- The Washington Times - Thursday, April 13, 2000

Militant movies

"This year's Oscars featured contests between 'American Beauty' a stylish semicomic drama about pedophilia, homosexuality, and the emptiness of the life most Americans consider to be normal and 'The Cider House Rules,' a bit of pro-abortion agitprop… .
"This year's Oscars suggest that Hollywood is getting more aggressive and militant in its willingness to push the liberal agenda in the culture wars. At a time when cultural conservatives seem demoralized, self-questioning, and thinking about giving up, the cultural liberals are newly confident and in-your-face, circling their weakened enemy and poised for the kill… .
"The marketing for ['The Cider House Rules'] concentrated on its being the tender coming-of-age saga, saying little or nothing about the pro-abortion theme… . But the Oscars showed the movie's true agenda: Take abortion and wrap it in a 'tender' and 'compassionate' package, thereby making it seem like something that is morally good… .
"[The message of 'American Beauty'] become real by violating 'society's rules' … has ingrained itself into the assumptions of thousands of young people. In the fake, controlled world posited by postmodernism, the only way to break out is to express yourself by acts of pure freedom, in defiance of all norms."
Gene Edward Veith, writing on "Salvation by transgression," in the April 15 issue of World

Genteel atmospherics

"While shopping malls are still the workhorses of retailing, they are kind of boring… . A suburban shopper doesn't want to be seen as just another mass consumer parking in one of the countless spots at the local megaplaza and then going in and buying one of the identical pairs of casual Friday khaki slacks. They prefer to go to smaller, more focused niche stores… .
"The result is that even big-box stores like Wal-Mart and Target are trying to divide themselves into little boutiquey areas. And inner-ring suburbs, the hot caldrons of this trend, are rebuilding themselves to look like little urban streetscapes, with wider sidewalks, small stores and small restaurants …
"Walking around Bethesda and similar suburbs, you can't miss all the genteel atmospherics that now surround the process of buying and selling… . The Spring Mill Bread Company in Bethesda isn't just selling you good bread at a good price. It's selling you good bread at nearly five bucks a loaf, but at least you know the wheat comes from a 'no-tillage' family farm in Montana. I don't even know what 'no tillage' means maybe they just ask the soil to turn itself over but it makes me feel good."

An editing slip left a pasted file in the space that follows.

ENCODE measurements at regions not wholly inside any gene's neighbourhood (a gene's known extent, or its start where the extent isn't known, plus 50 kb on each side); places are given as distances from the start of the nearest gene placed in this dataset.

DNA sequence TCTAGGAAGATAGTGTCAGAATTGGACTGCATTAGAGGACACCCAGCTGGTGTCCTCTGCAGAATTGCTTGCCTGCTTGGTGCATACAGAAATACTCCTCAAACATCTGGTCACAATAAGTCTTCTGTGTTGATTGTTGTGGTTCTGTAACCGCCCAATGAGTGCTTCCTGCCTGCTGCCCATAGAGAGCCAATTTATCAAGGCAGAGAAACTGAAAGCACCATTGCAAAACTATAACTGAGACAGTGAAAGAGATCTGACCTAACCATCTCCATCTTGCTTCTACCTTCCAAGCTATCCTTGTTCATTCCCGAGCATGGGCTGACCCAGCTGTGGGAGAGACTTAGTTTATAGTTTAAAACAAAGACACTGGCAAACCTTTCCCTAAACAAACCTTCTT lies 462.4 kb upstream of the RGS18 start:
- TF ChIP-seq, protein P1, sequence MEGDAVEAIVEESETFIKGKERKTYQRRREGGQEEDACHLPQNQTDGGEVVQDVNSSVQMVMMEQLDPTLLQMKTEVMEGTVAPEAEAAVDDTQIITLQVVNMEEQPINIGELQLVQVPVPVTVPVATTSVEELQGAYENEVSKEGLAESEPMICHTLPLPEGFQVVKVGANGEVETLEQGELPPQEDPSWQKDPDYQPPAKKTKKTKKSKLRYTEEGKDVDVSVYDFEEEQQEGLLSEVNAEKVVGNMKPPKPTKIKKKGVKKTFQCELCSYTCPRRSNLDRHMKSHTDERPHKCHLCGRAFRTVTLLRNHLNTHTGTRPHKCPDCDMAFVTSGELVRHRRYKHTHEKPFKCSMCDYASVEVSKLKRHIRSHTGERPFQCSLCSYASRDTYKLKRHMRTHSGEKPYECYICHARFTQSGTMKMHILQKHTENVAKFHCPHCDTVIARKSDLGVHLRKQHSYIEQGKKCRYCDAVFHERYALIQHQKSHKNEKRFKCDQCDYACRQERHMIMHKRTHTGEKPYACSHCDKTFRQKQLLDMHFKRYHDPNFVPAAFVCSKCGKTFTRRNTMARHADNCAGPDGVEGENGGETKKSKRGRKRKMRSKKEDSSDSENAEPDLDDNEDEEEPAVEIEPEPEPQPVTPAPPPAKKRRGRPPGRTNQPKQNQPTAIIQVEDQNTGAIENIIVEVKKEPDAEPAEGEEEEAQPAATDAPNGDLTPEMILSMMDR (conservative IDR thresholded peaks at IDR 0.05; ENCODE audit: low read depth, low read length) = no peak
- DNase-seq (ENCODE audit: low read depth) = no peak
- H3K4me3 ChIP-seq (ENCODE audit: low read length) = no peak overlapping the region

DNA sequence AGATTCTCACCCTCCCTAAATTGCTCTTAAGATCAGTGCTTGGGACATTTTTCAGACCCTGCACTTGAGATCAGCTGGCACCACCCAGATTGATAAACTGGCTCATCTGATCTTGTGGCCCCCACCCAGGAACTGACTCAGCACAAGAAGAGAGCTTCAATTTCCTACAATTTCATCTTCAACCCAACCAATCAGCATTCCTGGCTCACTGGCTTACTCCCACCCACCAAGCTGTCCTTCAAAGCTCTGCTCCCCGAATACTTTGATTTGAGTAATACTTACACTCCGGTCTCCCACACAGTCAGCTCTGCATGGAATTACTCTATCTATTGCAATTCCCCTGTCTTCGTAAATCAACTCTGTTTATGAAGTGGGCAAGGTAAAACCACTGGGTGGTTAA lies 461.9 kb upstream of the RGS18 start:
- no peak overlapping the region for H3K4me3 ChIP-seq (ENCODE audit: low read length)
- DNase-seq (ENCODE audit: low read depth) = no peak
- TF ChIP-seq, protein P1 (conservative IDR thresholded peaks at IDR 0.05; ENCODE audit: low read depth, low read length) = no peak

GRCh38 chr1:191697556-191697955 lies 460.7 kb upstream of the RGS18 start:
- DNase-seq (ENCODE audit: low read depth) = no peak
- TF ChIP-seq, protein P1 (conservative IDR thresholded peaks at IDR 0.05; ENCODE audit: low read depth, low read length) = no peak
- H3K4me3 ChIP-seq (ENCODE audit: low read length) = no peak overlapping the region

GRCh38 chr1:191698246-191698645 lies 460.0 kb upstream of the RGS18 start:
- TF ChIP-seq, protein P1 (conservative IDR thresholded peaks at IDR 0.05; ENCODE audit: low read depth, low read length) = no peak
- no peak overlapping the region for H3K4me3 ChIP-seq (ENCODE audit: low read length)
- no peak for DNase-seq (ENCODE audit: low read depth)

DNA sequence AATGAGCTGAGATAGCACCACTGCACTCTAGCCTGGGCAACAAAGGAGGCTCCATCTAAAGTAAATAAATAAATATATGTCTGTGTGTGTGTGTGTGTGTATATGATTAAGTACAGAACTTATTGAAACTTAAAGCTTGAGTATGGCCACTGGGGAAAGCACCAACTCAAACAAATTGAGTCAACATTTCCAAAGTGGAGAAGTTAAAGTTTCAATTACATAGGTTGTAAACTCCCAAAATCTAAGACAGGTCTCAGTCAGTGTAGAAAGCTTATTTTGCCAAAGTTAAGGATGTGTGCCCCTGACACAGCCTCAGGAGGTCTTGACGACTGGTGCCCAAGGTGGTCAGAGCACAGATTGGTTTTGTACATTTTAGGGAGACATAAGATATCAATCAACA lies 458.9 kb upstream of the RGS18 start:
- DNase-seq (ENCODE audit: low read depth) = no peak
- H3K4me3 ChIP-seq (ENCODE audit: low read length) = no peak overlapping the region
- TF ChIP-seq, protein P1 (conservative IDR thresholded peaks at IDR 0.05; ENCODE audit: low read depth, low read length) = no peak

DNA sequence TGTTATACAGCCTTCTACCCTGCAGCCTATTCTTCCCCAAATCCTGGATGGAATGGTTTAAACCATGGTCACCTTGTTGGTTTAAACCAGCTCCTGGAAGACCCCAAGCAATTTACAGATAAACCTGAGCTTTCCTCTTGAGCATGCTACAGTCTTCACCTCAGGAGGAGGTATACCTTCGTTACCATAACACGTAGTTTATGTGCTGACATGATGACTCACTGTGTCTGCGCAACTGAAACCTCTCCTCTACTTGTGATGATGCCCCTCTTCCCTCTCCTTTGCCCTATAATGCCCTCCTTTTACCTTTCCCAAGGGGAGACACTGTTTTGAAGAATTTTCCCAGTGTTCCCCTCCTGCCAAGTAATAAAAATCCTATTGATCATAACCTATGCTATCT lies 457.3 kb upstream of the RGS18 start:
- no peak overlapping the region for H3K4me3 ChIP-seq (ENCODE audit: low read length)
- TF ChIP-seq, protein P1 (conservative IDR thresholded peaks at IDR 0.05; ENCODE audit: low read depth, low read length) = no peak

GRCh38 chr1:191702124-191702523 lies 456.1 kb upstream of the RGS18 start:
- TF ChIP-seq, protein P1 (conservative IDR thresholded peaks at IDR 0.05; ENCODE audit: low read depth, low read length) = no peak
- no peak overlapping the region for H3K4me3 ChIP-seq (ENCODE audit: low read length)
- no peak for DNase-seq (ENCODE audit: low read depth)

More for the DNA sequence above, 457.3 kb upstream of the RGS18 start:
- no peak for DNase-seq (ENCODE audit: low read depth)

David Brooks, writing on "Exiles on Main Street," in Sunday's New York Times Magazine

'Moral urgency''Moral urgency''Moral urgency'

" 'Seattle East,' 'A16,' 'Mobilization for Global Justice' by whatever name you call it, a coalition of Teamsters and turtles, students and scholars, church, human rights, consumer and environmental activists is about to descend on Washington and call the global economy to account… . On April 16, there will be a rally and direct action against the World Bank and the International Monetary Fund.
"Already, A16 has generated consternation in high places… . Hysterical corporate apologists have been fulminating against know-nothings and protectionism.
"But the cacophony won't drown out the message. Even in the midst of the longest U.S. economic expansion on record, the global economy faces a growing crisis of legitimacy. The movement against it has many voices, but it is united by a sense of moral urgency. This is the new internationalism that has captured the imagination of the most politically committed young people, just as civil rights and Vietnam did for their parents' generation… .
"And this is just the beginning. Spring is in the air and a new movement is blossoming."
from "Seattle Sequel in DC," an editorial in the April 24 issue of the Nation

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